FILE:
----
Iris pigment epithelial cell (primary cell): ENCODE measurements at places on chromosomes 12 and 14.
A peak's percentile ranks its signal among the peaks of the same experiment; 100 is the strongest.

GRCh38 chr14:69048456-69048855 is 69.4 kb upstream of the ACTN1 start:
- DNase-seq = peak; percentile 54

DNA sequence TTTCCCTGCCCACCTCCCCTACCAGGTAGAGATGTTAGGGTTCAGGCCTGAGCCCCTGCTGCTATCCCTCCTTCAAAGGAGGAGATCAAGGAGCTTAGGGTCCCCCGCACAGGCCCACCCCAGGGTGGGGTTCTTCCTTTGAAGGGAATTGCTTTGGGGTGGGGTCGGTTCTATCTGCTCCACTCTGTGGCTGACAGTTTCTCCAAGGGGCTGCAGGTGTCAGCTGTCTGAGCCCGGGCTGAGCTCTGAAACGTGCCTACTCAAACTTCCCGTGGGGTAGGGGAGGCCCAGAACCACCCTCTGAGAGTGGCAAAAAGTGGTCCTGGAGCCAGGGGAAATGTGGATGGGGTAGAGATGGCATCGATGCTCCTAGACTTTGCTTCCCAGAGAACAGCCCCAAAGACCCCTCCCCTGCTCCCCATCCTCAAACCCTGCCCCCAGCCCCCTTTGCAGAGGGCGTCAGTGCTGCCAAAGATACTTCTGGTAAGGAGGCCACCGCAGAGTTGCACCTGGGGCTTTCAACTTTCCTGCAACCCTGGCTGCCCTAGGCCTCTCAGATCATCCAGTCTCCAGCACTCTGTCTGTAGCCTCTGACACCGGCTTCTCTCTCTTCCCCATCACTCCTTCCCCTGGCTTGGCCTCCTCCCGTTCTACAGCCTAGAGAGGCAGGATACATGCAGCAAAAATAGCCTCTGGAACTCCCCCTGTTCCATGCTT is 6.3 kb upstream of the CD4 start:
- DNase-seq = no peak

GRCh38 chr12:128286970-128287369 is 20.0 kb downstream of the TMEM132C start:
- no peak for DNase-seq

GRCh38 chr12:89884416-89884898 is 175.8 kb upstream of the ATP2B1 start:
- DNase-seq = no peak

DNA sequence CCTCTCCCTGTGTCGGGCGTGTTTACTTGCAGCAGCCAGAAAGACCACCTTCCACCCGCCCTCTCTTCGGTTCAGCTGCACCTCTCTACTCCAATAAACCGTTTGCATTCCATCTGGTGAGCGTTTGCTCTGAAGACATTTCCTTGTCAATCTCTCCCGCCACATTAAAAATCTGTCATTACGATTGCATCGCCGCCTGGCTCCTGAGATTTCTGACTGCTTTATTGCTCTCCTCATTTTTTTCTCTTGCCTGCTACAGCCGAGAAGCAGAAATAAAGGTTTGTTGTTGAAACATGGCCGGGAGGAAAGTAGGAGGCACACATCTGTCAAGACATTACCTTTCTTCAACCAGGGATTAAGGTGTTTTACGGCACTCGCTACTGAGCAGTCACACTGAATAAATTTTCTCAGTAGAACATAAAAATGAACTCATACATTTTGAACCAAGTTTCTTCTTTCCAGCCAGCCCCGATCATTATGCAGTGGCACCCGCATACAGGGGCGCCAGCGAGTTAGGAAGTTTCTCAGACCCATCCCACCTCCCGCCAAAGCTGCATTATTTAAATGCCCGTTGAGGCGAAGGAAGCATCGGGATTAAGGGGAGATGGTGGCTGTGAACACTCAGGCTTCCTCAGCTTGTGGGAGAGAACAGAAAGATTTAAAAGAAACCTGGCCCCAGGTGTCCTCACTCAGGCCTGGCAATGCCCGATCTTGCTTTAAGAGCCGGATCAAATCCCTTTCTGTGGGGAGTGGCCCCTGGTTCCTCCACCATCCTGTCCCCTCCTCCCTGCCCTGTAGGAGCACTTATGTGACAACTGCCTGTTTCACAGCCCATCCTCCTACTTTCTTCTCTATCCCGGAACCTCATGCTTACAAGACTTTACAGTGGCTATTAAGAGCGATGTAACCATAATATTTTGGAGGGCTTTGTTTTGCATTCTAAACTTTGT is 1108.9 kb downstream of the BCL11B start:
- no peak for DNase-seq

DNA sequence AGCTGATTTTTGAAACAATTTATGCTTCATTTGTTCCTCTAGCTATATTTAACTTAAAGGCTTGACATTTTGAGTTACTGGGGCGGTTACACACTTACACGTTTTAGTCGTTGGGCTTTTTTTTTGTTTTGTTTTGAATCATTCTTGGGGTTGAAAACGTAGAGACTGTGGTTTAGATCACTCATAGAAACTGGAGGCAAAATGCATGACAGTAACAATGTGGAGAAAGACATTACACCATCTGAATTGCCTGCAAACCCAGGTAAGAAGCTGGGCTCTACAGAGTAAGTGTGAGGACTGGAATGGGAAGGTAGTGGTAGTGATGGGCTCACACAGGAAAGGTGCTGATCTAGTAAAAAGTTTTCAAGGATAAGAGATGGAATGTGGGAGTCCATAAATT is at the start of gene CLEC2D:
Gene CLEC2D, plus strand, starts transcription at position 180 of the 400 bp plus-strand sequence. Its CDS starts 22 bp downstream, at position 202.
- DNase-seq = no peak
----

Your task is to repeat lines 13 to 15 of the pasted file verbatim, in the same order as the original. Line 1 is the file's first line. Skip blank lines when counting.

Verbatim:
DNA sequence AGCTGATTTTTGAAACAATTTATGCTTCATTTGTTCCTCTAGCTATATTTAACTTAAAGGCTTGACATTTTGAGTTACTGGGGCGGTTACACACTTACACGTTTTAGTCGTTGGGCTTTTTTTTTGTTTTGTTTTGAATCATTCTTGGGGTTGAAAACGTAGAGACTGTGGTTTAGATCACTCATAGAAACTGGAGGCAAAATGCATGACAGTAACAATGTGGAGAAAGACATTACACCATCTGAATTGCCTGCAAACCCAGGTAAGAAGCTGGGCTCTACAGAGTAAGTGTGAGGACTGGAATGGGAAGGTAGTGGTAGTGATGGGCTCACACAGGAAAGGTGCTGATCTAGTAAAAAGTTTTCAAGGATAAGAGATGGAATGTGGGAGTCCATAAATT is at the start of gene CLEC2D:
Gene CLEC2D, plus strand, starts transcription at position 180 of the 400 bp plus-strand sequence. Its CDS starts 22 bp downstream, at position 202.
- DNase-seq = no peak